Mets Target A Particular Reliever Type In 2017 Deadline Deals

The 2017 Mets, despite having largely the same personnel, barely resembled the team that rode a young power pitching staff all the way to the 2015 World Series.

Scoring runs wasn’t the problem. In the first half of 2017, before they traded four regular position players, the Mets ranked third in the National League with a 102 wRC+ (weighted runs created plus) that signified they had a slightly above-average offense.

No, the Mets racked up 92 losses* because their pitching staff recorded 5.01 ERA that ranked third-worst in baseball. Ace Jacob deGrom remained healthy and effective in 2017, but no other starter could say the same. Noah Syndergaard made just seven starts, while Matt Harvey (6.70 ERA), Zack Wheeler (5.21) and Steven Matz (6.08) fell short of 100 innings while also allowing too many runs.

Depth starters Robert Gsellman (5.19 ERA), Rafael Montero (5.52), Seth Lugo (4.71) and Chris Flexen (7.88) assumed many of the lost innings but weren’t ready for regular rotation work, like the 2015 group had been when they were first- and second-year big league starters.**

As bad as the Mets’ rotation fared, they still recorded the fifth-highest average fastball velocity in the majors (94.1 mph), and the group has significant rebound potential in 2018 based on past success.

The same was not true for New York’s bullpen in 2017, which received just 24.2 innings from all-star closer Jeurys Familia. Mets relievers averaged 92.9 mph on their fastballs, according to data, to rank 29th out of 30 teams and ahead of only the Twins. Mets relievers also ranked next-to-last with a 4.82 ERA, a 1.49 WHIP and a walk rate of 4.25 per nine innings. They ranked 28th by allowing 1.36 home runs per nine innings.

In this context, the Mets’ acquisition strategy at the 2017 trade deadline begins to make sense. General manager Sandy Alderson traded five pending free agents in July and August—right fielder Jay Bruce, first baseman Lucas Duda, outfielder Curtis Granderson, closer Addison Reed and second baseman Neil Walker—and brought back seven righthanded minor league relievers in return.

Alderson also traded two low-level prospects to acquire Marlins closer A.J. Ramos, who is under contract through 2018.

None of the seven prospect relievers had any big league experience, however, and none entered the 2017 season ranked particularly high on their organizations’ prospect lists. On top of that, reliever prospects are notoriously volatile because while less is asked of them in terms of workload, more is expected precisely because of that smaller workload. A string of bad outings can drop a reliever down the depth chart—and out of favor.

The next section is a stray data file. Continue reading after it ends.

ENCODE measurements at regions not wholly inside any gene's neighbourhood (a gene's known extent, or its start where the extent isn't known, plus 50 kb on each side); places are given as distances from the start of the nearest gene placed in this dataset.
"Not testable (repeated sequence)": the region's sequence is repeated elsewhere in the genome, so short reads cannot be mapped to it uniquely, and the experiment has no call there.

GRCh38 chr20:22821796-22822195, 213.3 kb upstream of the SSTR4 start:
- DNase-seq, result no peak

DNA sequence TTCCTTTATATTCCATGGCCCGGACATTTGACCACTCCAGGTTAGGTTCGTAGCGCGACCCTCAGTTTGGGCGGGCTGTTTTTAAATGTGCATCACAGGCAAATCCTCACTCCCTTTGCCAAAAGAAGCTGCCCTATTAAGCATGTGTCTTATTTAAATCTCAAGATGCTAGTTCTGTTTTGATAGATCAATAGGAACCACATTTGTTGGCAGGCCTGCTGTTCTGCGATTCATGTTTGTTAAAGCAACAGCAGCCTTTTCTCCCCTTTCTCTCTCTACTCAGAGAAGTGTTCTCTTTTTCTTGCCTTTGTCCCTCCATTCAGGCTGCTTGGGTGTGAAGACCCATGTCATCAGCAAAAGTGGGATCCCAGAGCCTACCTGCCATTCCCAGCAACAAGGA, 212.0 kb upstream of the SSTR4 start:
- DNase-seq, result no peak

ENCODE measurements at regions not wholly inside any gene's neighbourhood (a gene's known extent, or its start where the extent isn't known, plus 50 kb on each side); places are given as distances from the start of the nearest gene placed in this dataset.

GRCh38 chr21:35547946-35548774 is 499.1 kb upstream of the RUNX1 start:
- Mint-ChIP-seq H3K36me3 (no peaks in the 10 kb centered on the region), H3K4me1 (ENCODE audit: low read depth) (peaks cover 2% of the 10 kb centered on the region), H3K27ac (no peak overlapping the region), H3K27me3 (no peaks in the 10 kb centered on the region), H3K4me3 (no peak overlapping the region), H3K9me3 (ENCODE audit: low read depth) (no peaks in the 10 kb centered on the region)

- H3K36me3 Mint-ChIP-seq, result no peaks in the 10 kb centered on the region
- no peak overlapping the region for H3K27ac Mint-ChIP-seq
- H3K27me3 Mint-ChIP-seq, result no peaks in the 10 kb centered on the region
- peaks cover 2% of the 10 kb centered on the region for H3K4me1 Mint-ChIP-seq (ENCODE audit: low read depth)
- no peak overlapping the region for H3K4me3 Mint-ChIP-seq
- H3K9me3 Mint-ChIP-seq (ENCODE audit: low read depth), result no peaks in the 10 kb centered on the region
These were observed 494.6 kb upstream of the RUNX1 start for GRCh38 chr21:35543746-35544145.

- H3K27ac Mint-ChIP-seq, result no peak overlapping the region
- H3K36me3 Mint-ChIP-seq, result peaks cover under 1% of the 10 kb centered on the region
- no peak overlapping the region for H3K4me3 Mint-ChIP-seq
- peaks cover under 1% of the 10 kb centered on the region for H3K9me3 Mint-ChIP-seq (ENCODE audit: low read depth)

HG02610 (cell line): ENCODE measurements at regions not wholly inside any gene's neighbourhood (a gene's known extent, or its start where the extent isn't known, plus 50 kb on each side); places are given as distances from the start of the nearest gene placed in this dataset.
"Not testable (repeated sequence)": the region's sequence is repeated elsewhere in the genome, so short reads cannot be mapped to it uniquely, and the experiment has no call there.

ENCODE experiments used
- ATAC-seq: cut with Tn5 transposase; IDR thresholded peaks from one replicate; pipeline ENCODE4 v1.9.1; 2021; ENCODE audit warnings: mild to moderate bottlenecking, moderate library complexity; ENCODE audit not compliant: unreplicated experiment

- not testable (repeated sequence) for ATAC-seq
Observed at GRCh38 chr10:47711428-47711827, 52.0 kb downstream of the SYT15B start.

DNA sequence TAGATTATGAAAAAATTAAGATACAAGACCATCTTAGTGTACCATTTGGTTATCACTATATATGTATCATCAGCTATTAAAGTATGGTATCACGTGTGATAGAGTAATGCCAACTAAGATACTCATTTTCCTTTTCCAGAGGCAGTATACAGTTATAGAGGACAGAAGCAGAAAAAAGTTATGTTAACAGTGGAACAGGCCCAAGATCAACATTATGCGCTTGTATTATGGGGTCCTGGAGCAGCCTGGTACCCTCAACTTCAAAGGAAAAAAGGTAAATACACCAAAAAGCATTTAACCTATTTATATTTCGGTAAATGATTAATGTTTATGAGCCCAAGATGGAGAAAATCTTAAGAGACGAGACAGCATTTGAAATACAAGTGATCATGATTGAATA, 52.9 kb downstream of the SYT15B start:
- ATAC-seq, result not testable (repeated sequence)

However, the Mets didn’t choose their trade targets at random. They had a type in mind. All seven relievers throw riding, high-spin fastballs that can reach the mid- to upper 90s and generate swings and misses above the barrel. Several of them throw sharp breaking pitches as well.

A thumbnail look at the imported relievers, with Opening Day age and primary level this season.

Jamie Callahan (Triple-A)
Age: 23. Average velocity: 96 mph. Second pitch: 87-91 mph swing-and-miss slider.

Jacob Rhame (Triple-A)
Age: 25. Average velocity: 95 mph. Second pitch: low-80s changeup with good separation.

Drew Smith (Double-A)
Age: 24. Average velocity: 96 mph. Second pitch: 78-82 mph high-spin curveball.

Gerson Bautista (high Class A)
Age: 22. Average velocity: 99 mph. Second pitch: 90 mph firm changeup.

Eric Hanhold (high Class A)
Age: 24. Average velocity: 95 mph. Second pitch: 86-90 mph power slider.

Stephen Nogosek (high Class A)
Age: 23. Average velocity: 94 mph. Second pitch: 85-90 mph hard slider.

Ryder Ryan (low Class A)
Age: 22. Average velocity: 95 mph. Second pitch: 81-85 mph slider with depth.

Callahan and Rhame made their major league debuts as September callups, and Smith and Bautista could be on deck for 2018.

With their deadline trades, the Mets sought to build depth in their relief corps to navigate the long season—and potential postseason. The club points to trades of pitching prospects like Luis Cessa, John Gant, Matt Koch, Casey Meisner, Akeel Morris, Rob Whalen and Brad Wieck for diminishing their depth of power arms. Keep in mind, New York also parted with Michael Fulmer to acquire Yoenis Cespedes as it leveraged its pitching depth to acquire big league pieces to augment playoff rosters in 2015 and 2016.

In all likelihood, only one or two of the imported relievers will make an impact with the Mets.*** A few others will receive big league looks. One or two won’t reach the majors at all. That’s the nature of minor league relievers—and why teams generally target minor league starters who are candidates to convert to the bullpen.

But the novelty of the Mets’ acquisition strategy is what makes it interesting, and with the line between starter and reliever blurring a little more each season, and with many teams stashing a cadre of power arms with minor league options at Triple-A, perhaps this course of action will bear fruit.

* The Mets will pick sixth overall in the 2018 draft.

** The hiring of former Indians pitching coach Mickey Callaway as manager makes a ton of sense in this light.

*** A number of pitchers signed by the Mets, such as Ty Bashlor, Matt Blackham, P.J. Conlon, Corey Taylor and Adonis Uceta, also will vie for bullpen innings in coming seasons.

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